An approach to alcohol awareness used by many colleges has largely failed to curb students’ consumption by emphasizing that heavy drinking is not normal, says a new Harvard School of Public Health study, the Washington Post reports.
The research, to be published this month in the Journal of Studies on Alcohol, found no decrease in student drinking on campuses that used the method — a cornerstone of some programs funded by the U.S. Department of Education — compared with those that did not. Student drinking actually increased in two ways, the study said.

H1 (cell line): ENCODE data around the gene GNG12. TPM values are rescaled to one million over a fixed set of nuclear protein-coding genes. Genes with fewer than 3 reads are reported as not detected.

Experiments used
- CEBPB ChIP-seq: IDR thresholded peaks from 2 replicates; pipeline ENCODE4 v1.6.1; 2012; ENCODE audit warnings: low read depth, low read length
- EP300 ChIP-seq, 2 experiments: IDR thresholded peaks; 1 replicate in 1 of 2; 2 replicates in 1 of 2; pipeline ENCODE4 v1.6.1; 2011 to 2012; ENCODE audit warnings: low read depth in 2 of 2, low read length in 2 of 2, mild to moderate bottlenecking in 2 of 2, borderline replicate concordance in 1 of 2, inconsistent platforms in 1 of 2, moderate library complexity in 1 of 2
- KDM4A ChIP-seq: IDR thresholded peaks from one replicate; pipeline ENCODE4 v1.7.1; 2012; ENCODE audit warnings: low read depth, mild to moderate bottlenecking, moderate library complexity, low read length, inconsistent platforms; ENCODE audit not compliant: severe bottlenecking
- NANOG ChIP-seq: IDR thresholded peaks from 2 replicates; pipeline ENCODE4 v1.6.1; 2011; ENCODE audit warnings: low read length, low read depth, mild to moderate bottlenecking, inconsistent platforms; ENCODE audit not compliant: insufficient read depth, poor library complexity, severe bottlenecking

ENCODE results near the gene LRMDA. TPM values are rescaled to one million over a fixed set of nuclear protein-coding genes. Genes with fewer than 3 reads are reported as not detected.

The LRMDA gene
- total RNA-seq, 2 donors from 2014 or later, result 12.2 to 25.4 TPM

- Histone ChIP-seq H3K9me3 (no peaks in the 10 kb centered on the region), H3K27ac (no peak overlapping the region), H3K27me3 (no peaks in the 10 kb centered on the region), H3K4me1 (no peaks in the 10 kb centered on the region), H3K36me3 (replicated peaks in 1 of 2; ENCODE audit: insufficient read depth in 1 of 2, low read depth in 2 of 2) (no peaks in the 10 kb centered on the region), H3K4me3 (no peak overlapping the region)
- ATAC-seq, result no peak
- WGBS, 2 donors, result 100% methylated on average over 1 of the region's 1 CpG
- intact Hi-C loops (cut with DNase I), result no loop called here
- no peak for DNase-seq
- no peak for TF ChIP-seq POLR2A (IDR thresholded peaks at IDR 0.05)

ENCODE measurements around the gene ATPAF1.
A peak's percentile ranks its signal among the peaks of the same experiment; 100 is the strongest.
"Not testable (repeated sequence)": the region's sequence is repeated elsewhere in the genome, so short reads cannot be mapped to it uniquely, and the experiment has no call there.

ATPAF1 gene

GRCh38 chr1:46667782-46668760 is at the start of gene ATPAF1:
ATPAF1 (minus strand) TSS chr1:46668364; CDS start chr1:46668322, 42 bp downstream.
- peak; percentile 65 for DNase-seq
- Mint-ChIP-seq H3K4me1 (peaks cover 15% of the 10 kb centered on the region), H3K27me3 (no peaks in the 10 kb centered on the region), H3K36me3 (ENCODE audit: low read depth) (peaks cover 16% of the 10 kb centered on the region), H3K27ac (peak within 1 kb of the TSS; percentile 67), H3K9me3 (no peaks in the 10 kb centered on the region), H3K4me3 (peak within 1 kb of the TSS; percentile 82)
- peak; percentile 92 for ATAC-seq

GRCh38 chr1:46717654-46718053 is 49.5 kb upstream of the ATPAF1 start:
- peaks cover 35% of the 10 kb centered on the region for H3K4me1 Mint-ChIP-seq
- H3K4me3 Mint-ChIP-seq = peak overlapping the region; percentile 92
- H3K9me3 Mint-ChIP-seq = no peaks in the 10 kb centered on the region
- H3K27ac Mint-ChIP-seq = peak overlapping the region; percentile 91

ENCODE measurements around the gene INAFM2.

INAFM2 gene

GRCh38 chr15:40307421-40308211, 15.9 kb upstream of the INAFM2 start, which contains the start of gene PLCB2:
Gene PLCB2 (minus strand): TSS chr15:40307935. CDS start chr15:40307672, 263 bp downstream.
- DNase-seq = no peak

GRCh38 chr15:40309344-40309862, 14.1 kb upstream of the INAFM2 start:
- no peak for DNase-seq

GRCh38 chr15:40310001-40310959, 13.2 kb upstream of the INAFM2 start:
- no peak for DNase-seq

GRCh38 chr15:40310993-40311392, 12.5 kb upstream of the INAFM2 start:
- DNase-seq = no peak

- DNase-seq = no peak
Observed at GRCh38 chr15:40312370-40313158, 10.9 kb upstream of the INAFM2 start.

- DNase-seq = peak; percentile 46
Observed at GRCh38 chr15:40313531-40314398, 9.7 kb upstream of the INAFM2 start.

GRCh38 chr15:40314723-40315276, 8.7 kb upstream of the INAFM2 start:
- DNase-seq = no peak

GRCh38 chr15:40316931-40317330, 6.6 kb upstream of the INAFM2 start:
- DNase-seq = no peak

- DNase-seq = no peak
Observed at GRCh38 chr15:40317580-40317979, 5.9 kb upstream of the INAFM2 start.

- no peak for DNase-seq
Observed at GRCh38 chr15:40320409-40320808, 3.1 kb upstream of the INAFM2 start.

The study highlights the difficulties colleges face. A report last year by the College Alcohol Study found that 44 percent of students engage in binge drinking, and colleges have spent millions of dollars targeting the problem.
One popular method involves advertising “socially normal” behavior, such as drinking only one bottle of beer. The social norms method uses posters and fliers, with follow-ups such as leadership training and campus newspaper articles, to ease perceived peer pressure and expectations. The Harvard study concluded that, overall, the programs have had negligible impact.